For over a decade the acronym RSPO – which stands for the less than linguistically nimble Roundtable on Sustainable Palm Oil – has been negatively and positively floating around the whole palm oil debate. Depending on where your radicalism on palm oil stands you either support it or scoff dismisively at the idea. Either way, RSPO exists, and for the time being it is the only hopeful tool for nudging the palm oil industry away from total carnage of the tropics and into some “sustainable” relationship that might preserve a fraction of Earth’s African and SE Asian tropical forest lungs.
I will be heading off to the annual meeting of RSPO members, which includes a wealth of large and small NGOs as well as the predicted oil palm companies, and a few consumer companies like Nestlé, McDonalds (yes, that McDonalds), Mitsubishi, Starbucks, Carrefour, Burger King, Kelloggs, etc.
All are at the RT13 meetings clinging to the pledge of RSPO,
“The Roundtable promotes palm oil production practices that help reduce deforestation, preserve biodiversity, and respect the liveli- hoods of rural communities in oil- producing countries. It ensures that no new primary forest or other high conservation value areas are sacrificed for palm oil plantations, that plantations apply accepted best practices and that the basic rights and living conditions of millions of plantation workers, smallholders and indigenous people are wholly respected.”
Despite the promise of sustainability, neither RSPO nor the industry has been able to deliver that reality to the roundtable, or your dinner table. Transparency is still unclear, and episodes like the fires in Indonesia these past few months have made the reality of sustainable transparency even hazier. As World Wildlife Fund, key instigator of the RSPO back in 2002, has admitted recently: analysis of the Roundtable on Sustainable Palm Oil (RSPO) shows only a handful of member producers are making adequate progress towards the goal of becoming 100 percent sustainable.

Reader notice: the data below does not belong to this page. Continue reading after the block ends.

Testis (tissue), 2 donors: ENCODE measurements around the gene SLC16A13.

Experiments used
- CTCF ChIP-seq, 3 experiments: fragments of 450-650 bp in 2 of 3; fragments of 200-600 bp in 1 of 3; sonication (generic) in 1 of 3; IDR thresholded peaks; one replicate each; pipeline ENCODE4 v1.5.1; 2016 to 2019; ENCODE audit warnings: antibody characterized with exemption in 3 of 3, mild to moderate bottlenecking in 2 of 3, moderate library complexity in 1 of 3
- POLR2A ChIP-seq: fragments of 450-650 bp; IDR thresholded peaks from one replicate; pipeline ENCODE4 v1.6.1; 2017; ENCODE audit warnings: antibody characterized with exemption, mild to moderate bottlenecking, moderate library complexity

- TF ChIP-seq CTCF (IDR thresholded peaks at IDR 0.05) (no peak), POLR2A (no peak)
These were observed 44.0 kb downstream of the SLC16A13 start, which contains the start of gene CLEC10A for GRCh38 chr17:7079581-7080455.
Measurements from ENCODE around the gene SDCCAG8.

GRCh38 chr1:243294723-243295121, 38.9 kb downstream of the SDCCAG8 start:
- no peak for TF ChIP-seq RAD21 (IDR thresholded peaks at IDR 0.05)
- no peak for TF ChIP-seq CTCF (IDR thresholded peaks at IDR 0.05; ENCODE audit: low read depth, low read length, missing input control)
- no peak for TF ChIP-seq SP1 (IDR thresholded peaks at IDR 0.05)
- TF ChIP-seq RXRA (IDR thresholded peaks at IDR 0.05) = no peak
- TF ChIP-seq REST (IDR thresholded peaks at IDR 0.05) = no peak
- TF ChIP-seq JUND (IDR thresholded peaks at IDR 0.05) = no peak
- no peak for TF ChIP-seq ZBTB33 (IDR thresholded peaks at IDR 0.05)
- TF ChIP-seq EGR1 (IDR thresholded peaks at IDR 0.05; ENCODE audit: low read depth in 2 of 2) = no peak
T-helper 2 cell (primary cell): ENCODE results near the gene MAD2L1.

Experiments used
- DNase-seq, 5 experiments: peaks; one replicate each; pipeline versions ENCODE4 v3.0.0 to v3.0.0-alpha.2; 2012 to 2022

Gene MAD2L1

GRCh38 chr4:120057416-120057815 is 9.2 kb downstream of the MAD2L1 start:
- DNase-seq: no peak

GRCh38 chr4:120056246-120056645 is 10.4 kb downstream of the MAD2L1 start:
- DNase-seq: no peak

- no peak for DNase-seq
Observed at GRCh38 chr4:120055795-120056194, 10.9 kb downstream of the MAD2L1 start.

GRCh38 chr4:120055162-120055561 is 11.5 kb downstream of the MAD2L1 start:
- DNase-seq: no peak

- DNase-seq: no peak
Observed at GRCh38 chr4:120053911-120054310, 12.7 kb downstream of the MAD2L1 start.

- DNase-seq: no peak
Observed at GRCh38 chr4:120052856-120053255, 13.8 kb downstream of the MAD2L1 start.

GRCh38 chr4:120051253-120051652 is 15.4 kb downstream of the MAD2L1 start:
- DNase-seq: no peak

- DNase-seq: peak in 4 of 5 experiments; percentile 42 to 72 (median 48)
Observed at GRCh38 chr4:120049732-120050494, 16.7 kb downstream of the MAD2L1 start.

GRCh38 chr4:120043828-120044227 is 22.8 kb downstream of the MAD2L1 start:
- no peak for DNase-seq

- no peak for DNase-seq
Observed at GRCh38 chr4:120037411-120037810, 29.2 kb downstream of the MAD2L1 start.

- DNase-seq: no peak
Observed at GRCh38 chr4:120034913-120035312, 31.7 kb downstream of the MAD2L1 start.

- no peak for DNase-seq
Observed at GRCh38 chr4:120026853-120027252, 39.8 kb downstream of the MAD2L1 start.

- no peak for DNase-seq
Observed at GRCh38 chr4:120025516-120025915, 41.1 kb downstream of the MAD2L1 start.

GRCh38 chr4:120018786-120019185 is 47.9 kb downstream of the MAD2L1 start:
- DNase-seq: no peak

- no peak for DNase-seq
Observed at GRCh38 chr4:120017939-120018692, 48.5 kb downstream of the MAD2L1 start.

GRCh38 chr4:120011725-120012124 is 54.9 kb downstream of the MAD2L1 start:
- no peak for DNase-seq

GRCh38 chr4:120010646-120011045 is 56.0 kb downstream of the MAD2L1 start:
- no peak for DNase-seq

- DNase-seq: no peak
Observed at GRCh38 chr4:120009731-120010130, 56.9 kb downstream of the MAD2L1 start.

To get you started and help you follow my barrage of Tweets, FB posting and blogs during the RT13 meeting starting Nov 16th here is a palm oil primer by The Guardian online. There is also a palm oil facts sheet , yes, by the RSPO, so take it with a grain of salt. If you like less salt try this, from Union of Concerned Scientists on Palm Oil and tropical Deforestation.
Notes & Sources
2015-2016 Global research and reporting on great apes made possible in part through the generous financial support of the Philadelphia Zoo